Spindle cell sarcomas are difficult to diagnose. First, the incidence of primary heart tumours is extremely low, with an incidence of approximately 0.017 to 0.019%, with 75% benign tumours and 25% malignancies. Most spindle cell sarcomas are initially diagnosed as myxoma [3, 6]. Second, there are no invasive criteria for the diagnosis of spindle cell sarcoma. Transthoracic echocardiography is the primary imaging modality for the initial diagnosis of intracardiac masses. However, its effectiveness can be limited by patient habitus and operator experience [7]. Transoesophageal echocardiography (TEE) also provides limited soft-tissue characterization and visualization of the mediastinum. The use of CT and CMR imaging to identify benign and malignant tumours remains a challenge. Therefore, malignant spindle cell sarcoma may be diagnosed only after surgical resection. Third, unlike other cancers, spindle cell sarcoma of the heart often occurs in young people aged 20 years to 50 years. A cardiac mass detected on TTE, CT or CMR usually fails to receive the attention of doctors. In our case, the patient, aged 32 years, first went to the hospital with very obvious clinical symptoms. CT and TTE revealed only pericardial effusion, pleural effusion and no mass in the heart. Repeated exfoliative cytology detection never revealed cancer cells. During tumour progression, the patient underwent repeated CT and CMR. Finally, the patient was definitively diagnosed with spindle cell sarcoma in the right atrium by surgery and histology. In conclusion, an atypical presentation of a cardiac mass on echocardiography, MRI, or CT angiography plus a rapidly progressive and recurrent clinical symptom should alert the physician to the possibility of a more aggressive or malignant disease.

Several treatments have been reported for cardiac spindle cell sarcoma, but the effect is poor. Surgical resection with negative margins has been recommended as the gold standard of treatment so far [8]. Nevertheless, the mean survival of patients was 3 months to 1 year because of incomplete tumour resection and malignancy recurrence [2, 9]. Chemotherapy and radiation therapy have limited benefits [10]. Heart transplantation may be an option for patients with sarcomas when there is no evidence of metastases; however, it has been associated with the recurrence of malignancy and new tumours stimulated by immunosuppression [11]. The guidelines regarding heart transplantation as candidacy for malignancies are unclear [12, 13]. Total artificial heart implantation for spindle cell sarcoma was also reported to have poor outcomes due to the risk and complications [12]. In this case, the patient unfortunately lost any prolonged life therapy.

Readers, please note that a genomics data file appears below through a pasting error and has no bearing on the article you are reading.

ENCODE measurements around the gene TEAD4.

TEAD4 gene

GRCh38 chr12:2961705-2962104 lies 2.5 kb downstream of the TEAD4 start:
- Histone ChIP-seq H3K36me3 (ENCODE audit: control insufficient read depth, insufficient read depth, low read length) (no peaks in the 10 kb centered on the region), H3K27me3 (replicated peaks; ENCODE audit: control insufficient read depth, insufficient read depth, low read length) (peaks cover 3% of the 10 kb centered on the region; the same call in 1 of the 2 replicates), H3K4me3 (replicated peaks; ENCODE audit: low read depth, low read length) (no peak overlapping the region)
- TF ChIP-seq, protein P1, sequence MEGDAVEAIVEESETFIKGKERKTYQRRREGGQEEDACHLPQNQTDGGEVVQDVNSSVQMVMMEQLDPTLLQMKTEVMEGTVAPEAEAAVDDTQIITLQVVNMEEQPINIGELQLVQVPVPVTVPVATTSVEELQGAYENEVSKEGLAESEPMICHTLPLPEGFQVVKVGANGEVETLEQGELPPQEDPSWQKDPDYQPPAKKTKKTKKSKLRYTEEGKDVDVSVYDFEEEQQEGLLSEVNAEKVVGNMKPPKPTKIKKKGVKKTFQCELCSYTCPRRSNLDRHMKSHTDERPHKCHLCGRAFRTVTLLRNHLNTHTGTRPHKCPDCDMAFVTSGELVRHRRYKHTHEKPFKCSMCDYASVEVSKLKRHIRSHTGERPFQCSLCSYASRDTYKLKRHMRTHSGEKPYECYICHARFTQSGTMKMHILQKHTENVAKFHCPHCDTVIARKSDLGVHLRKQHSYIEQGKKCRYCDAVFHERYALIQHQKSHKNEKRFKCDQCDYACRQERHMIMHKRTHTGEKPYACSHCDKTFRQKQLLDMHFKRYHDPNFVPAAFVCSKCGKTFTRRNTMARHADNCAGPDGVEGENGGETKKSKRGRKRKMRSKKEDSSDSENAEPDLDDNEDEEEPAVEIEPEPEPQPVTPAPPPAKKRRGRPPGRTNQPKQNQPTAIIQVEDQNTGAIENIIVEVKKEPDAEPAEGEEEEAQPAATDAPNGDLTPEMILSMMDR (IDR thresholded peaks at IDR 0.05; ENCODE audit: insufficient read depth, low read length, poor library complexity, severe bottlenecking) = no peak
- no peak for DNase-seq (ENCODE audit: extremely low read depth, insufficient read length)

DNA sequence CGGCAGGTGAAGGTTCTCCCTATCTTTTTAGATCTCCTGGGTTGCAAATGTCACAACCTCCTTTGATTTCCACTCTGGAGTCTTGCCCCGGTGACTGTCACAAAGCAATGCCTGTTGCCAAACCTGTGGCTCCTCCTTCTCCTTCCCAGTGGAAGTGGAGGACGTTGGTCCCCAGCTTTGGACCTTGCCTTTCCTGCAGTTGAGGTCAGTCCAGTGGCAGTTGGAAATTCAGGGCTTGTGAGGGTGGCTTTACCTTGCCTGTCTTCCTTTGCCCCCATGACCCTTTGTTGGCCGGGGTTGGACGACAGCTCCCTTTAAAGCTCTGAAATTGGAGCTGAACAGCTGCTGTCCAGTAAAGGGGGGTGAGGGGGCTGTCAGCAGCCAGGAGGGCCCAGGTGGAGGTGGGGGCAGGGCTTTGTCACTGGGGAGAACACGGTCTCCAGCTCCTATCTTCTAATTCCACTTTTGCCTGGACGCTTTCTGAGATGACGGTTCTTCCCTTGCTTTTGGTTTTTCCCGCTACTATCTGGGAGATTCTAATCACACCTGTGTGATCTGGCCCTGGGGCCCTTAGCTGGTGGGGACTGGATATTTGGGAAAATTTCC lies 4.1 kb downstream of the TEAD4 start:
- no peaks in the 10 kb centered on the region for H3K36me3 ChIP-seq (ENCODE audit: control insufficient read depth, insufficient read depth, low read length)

Conclusion

Spindle cell sarcoma of the heart is extremely rare with a difficult diagnosis, limited treatments and a poor prognosis. Recurrent pericardial effusion and pleural effusion, especially in the nature of haemorrhagic effusion, and/or right atrial pseudoaneurysm shown on the transthoracic echocardiogram must be considered and highly suspected as malignancy by patients and physicians. If the diagnosis cannot be confirmed, histopathology should be performed as soon as possible to avoid losing the best treatment opportunity. Surgical resection remains the main therapy. Heart transplantation for cardiac malignancies is rarely reported, and the effect is uncertain. Echocardiography remains the most common and routine screening method, and histopathological testing is the definitive method.

Availability of data and materials

Data sharing is not applicable to this article, as no datasets were generated or analysed during the current study.

Abbreviations

CT:

Computed tomography

TTE:

Three-dimensional transthoracic echocardiogram

TEE:

Transoesophageal echocardiogram

RA:

Right atrium

PA:

Pseudoaneurysm

Thromb:

Thrombosis

RV:

Right ventricle

LA:

Left atrium

LV:

Left ventricle

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Acknowledgements

We are grateful for the pathology images provided by Lirong Chen, the Department of Pathology, The Second Affiliated Hospital of Zhejiang University School of Medicine.

Funding

This work was supported by a grant from the National Natural Science Foundation of China (No. 81770270).

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Contributions

XFW and QJD gathered data, performed a literature review and co-wrote the case report. AQD and QJD performed the surgery, provided intra-op images of the mass and helped review the final manuscript. XFW and WJY were directly involved in the care of this patient and helped review the final manuscript. XFW and QJD were involved in image acquisition and provided radiologic interpretation. All authors read and approved the final manuscript.

Corresponding author

Correspondence to Qunjun Duan.

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Wang, X., Dong, A., Yang, W. et al. Spindle cell sarcoma of the right atrium causing right atrial pseudoaneurysm: a case report and review of the literature. J Cardiothorac Surg 16, 27 (2021). https://doi.org/10.1186/s13019-021-01404-2

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Keywords

  • Spindle cell sarcoma
  • Right atrium
  • Pseudoaneurysm